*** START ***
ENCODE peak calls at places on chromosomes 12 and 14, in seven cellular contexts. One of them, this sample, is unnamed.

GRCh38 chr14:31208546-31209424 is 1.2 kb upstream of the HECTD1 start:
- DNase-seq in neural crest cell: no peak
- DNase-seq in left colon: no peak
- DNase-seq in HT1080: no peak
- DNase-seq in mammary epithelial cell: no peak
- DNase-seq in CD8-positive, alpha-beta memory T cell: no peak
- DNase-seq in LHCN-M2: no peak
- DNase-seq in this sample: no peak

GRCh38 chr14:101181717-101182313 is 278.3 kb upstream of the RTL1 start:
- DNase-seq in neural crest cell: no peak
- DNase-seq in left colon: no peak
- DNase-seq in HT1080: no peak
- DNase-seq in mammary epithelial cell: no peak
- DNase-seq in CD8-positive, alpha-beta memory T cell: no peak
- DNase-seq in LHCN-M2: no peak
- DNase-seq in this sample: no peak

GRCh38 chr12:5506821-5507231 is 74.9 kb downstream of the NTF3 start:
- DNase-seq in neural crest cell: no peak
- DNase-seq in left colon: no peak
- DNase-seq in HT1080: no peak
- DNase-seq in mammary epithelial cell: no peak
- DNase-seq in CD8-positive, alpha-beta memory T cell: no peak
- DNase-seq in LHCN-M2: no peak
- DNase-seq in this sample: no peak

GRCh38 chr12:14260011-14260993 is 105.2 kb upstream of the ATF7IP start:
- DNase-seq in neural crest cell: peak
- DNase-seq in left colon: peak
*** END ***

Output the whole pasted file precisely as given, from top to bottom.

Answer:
ENCODE peak calls at places on chromosomes 12 and 14, in seven cellular contexts. One of them, this sample, is unnamed.

GRCh38 chr14:31208546-31209424 is 1.2 kb upstream of the HECTD1 start:
- DNase-seq in neural crest cell: no peak
- DNase-seq in left colon: no peak
- DNase-seq in HT1080: no peak
- DNase-seq in mammary epithelial cell: no peak
- DNase-seq in CD8-positive, alpha-beta memory T cell: no peak
- DNase-seq in LHCN-M2: no peak
- DNase-seq in this sample: no peak

GRCh38 chr14:101181717-101182313 is 278.3 kb upstream of the RTL1 start:
- DNase-seq in neural crest cell: no peak
- DNase-seq in left colon: no peak
- DNase-seq in HT1080: no peak
- DNase-seq in mammary epithelial cell: no peak
- DNase-seq in CD8-positive, alpha-beta memory T cell: no peak
- DNase-seq in LHCN-M2: no peak
- DNase-seq in this sample: no peak

GRCh38 chr12:5506821-5507231 is 74.9 kb downstream of the NTF3 start:
- DNase-seq in neural crest cell: no peak
- DNase-seq in left colon: no peak
- DNase-seq in HT1080: no peak
- DNase-seq in mammary epithelial cell: no peak
- DNase-seq in CD8-positive, alpha-beta memory T cell: no peak
- DNase-seq in LHCN-M2: no peak
- DNase-seq in this sample: no peak

GRCh38 chr12:14260011-14260993 is 105.2 kb upstream of the ATF7IP start:
- DNase-seq in neural crest cell: peak
- DNase-seq in left colon: peak